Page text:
Persistent infection of a bovine kidney cell line with Newcastle disease virus
Louza, Armando Carvalho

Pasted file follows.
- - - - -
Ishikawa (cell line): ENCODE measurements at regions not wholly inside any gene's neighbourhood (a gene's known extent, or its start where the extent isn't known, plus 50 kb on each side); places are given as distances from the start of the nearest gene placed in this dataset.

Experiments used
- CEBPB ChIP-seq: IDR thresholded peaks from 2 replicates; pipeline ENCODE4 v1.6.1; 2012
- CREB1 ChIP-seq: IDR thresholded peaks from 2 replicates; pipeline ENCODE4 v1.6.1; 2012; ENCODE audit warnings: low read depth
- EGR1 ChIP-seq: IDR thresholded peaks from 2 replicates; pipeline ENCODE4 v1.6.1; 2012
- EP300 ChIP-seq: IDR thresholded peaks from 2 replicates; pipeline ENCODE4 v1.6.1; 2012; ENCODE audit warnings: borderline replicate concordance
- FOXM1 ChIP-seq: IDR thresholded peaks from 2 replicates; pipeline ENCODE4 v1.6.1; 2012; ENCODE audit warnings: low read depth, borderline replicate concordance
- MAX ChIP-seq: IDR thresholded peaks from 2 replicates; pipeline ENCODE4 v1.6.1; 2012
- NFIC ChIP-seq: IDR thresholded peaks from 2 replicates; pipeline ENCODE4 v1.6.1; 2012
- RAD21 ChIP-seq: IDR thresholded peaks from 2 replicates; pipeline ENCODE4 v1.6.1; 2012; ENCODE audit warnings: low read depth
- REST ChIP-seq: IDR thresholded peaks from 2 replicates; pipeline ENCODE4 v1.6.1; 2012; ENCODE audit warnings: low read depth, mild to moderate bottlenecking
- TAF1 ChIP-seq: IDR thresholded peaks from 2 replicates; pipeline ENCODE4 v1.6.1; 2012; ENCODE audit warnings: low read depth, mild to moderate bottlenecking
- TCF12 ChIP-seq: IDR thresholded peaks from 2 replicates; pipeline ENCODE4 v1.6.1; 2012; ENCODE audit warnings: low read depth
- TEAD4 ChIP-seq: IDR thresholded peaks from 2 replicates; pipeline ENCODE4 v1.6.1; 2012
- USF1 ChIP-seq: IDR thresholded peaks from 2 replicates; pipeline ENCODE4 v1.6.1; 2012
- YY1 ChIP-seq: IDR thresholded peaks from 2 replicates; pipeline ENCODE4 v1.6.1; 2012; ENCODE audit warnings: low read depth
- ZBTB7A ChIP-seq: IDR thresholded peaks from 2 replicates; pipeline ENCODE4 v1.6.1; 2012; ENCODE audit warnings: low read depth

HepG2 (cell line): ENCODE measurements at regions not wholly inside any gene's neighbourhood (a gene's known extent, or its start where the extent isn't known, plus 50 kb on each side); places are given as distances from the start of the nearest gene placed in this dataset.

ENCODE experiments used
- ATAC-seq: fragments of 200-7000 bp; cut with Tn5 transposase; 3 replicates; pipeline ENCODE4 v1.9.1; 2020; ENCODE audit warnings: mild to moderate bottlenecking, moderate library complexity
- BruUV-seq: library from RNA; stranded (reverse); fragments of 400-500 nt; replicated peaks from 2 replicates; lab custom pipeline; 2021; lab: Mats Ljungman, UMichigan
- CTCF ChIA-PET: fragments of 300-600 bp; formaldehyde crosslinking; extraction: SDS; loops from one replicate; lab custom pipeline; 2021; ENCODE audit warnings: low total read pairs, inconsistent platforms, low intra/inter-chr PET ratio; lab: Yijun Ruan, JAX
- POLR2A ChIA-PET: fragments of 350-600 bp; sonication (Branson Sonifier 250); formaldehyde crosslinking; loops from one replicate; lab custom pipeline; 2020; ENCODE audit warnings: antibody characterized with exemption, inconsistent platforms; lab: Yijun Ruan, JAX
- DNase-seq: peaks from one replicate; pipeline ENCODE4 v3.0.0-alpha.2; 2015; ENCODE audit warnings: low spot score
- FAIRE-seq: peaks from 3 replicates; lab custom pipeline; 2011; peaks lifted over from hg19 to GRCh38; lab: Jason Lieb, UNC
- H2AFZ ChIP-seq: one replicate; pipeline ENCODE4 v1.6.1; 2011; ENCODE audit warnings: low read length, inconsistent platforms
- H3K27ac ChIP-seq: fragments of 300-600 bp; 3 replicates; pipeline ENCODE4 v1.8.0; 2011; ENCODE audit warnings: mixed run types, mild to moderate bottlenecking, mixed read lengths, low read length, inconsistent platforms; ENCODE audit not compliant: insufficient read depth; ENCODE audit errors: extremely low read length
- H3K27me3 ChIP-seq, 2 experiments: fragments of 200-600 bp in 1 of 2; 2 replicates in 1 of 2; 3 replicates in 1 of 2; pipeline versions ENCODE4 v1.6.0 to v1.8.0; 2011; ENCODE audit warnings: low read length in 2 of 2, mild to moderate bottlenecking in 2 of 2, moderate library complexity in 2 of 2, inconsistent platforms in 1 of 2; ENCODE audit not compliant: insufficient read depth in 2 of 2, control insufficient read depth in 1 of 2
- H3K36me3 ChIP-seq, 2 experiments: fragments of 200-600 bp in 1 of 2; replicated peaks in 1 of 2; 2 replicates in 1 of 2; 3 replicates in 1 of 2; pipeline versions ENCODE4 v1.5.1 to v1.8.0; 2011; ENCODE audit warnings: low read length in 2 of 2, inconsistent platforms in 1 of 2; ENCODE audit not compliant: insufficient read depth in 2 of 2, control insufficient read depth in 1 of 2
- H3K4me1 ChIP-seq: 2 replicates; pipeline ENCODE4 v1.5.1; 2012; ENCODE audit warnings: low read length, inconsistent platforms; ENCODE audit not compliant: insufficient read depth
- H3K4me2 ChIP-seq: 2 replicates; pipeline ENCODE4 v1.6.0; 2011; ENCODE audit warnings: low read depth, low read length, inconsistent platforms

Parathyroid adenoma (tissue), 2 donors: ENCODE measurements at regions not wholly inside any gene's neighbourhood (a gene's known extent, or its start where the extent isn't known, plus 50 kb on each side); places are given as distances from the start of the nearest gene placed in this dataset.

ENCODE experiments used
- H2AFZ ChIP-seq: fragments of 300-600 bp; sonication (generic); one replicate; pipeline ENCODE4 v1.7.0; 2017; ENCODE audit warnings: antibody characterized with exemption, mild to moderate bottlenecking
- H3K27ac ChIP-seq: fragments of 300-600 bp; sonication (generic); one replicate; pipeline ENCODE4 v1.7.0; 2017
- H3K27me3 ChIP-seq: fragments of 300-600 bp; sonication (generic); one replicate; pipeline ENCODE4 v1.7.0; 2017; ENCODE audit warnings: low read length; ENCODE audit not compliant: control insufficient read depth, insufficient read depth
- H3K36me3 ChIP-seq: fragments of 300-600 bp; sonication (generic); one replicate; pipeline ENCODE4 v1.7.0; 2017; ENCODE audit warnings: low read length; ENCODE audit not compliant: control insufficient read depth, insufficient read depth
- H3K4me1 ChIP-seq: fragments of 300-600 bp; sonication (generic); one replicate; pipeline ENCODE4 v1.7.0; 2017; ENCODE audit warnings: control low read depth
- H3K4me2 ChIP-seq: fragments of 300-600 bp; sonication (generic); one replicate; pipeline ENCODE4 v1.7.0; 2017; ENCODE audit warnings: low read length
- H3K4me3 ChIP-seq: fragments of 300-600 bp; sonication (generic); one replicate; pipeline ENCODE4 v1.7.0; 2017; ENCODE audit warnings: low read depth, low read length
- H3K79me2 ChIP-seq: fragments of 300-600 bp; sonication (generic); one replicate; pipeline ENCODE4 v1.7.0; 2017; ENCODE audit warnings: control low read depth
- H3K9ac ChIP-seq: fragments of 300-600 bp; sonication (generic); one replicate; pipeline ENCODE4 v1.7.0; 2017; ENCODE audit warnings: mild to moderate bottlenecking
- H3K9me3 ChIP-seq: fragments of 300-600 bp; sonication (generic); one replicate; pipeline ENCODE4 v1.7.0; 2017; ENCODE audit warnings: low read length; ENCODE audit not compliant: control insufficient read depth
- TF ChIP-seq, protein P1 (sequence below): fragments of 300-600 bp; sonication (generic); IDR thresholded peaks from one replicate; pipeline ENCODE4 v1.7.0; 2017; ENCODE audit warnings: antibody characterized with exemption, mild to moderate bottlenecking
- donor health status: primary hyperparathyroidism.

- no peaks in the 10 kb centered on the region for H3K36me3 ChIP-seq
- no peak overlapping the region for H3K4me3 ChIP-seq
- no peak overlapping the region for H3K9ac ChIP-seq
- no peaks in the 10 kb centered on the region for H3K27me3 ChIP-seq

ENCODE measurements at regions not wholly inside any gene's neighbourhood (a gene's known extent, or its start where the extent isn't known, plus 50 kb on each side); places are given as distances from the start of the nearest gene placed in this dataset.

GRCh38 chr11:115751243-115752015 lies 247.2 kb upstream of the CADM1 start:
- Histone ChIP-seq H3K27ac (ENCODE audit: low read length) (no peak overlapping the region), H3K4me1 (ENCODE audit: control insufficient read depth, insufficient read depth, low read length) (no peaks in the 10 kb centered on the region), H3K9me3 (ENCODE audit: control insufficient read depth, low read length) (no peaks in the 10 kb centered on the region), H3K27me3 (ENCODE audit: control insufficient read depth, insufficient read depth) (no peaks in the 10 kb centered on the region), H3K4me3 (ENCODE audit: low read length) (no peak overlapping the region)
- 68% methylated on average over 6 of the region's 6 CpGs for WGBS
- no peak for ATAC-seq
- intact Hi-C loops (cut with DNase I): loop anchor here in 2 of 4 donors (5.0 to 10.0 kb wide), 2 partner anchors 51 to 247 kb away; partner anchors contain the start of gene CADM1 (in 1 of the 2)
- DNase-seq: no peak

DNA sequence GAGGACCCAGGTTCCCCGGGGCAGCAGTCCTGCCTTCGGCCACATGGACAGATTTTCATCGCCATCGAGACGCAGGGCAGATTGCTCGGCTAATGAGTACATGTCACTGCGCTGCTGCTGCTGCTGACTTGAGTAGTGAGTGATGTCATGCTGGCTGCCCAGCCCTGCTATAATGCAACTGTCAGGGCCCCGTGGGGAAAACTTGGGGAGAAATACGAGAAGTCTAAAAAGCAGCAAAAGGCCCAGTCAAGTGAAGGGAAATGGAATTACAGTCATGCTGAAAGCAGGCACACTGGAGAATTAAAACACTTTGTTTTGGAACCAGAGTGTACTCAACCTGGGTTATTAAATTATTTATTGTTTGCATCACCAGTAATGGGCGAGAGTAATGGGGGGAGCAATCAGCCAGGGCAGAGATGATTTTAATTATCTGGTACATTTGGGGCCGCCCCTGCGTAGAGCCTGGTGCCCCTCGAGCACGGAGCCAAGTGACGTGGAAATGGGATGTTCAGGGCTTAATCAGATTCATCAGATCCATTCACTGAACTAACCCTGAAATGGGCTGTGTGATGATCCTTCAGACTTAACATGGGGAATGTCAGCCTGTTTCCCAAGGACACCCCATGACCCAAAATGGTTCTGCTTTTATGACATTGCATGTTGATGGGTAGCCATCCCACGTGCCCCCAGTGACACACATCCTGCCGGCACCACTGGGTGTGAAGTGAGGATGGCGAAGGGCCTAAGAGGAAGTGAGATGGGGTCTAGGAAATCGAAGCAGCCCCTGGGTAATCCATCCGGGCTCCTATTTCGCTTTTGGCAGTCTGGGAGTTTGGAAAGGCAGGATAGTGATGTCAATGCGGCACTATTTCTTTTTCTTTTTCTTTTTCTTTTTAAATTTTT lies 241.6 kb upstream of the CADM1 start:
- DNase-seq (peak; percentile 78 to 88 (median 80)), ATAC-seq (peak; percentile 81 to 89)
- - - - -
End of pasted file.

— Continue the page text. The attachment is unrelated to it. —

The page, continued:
Continuous passage of undiluted supernatant fluids from cultures of a bovine kidney cell line MDBK infected with the Herts 33 strain of NDV, led to the establishment of a carrier state [MDBKcs].The general properties of this virus-cell system were compared with those of a regulated-type of NDV persistent infection of MDBK cells [MDBKpi] which was accidentally induced in this laboratory in 1962 [ Edwards, 1972] .The intracellular polypeptide composition of the cell associated virus in MDBKpi was different from that in MDBKcs cells. In MDBKcs virus, the usual pattern of composition and distribution of NDV polypeptides was observed whereas the MDBKpi virus lacked the M protein which is necessary for viral assembly.Experiments using both RNA and protein synthesis inhibitors [actinomycin D and cycloheximide, respectively] failed to induce an increased release of infectious virus from MDBKpi cell cultures. This indicates that the blockage is not dependent on cellular RNA or protein synthesis.The presence of a cellular control mechanism of NDV replication was detected in the persistently infected MDBKcs cultures as well as in MDBK cells primarily infected with NDV and there is evidence that a similar mechanism occurs in MDBKpi cells. It is emphasised, however, that the cellular block does not prevent the release of fully infectious virus from primary or carrier state cultures.Although the virus released from MDBKpi does not undergo a productive replication cycle in permissive cell culture systems or in embryonated eggs, it is able to attach, replicate, haemadsorb and induce cell fusion at the first passage level. The available evidence suggests that a defect in the synthesis of M protein miight account for failure to assemble complete viral particles at the cell surface.Besides promoting the release of non -infectious particles, the absence of the viral Iii polypeptide may also be responsible for the intracellular accumulation of viral nucleocapsids. These structures were found to be of two different types, namely granular and smooth, according to the presence or absence of a sheath - covering the RNP component. The accumulation' observed in the nucleus of some cells in aged cultures was always restricted to smooth nucleocapsids. Furthermore, only the granular nucleocapsids were shown conclusively to be NDV-specific by immunoperoxidase techniques.Biochemical experiments on Herts NDV and MDBKcs virus, propagated in embryonated eggs, showed that both types consist of a mixture of two distinct kinds of virus particles. The first of these sedimented at a density of 1.12.in sucrose or tartrate gradients and revealed an unusual polypeptide composition including a significantly reduced NP/F peak, low haemagglutinin and neuraminidase activities, and law infectivity titres; whereas the virus sedimenting at a density of 1.18 was of the standard type.A viral inhibitory factor [VIA was detected in the supernatant fluids of MDBKcs cell cultures. This viral-induced component was NDV-specific, could not be sedimented by ultracentrifugation, and was able to protect indicator cell monolayers against infection by homologous virus but not by related or unrelated viruses.On the other hand, absence of the viral inhibitory factor in MDBKpi cell culture fluids suggested that a different mechanism is involved in the maintenance of the regulated type of infection.Unsuccessful attempts were made to transfect the putative integrated viral information in DIVA from MDBK cells persistently infected with NDV. However, the results of several experiments involving DNA analogues and the fact that a transient "cure" of MDBKpi monolayers was obtained after prolonged propagation seem to suggest that viral integration is a possible hypothesis, at least so far as regulated infections are concerned.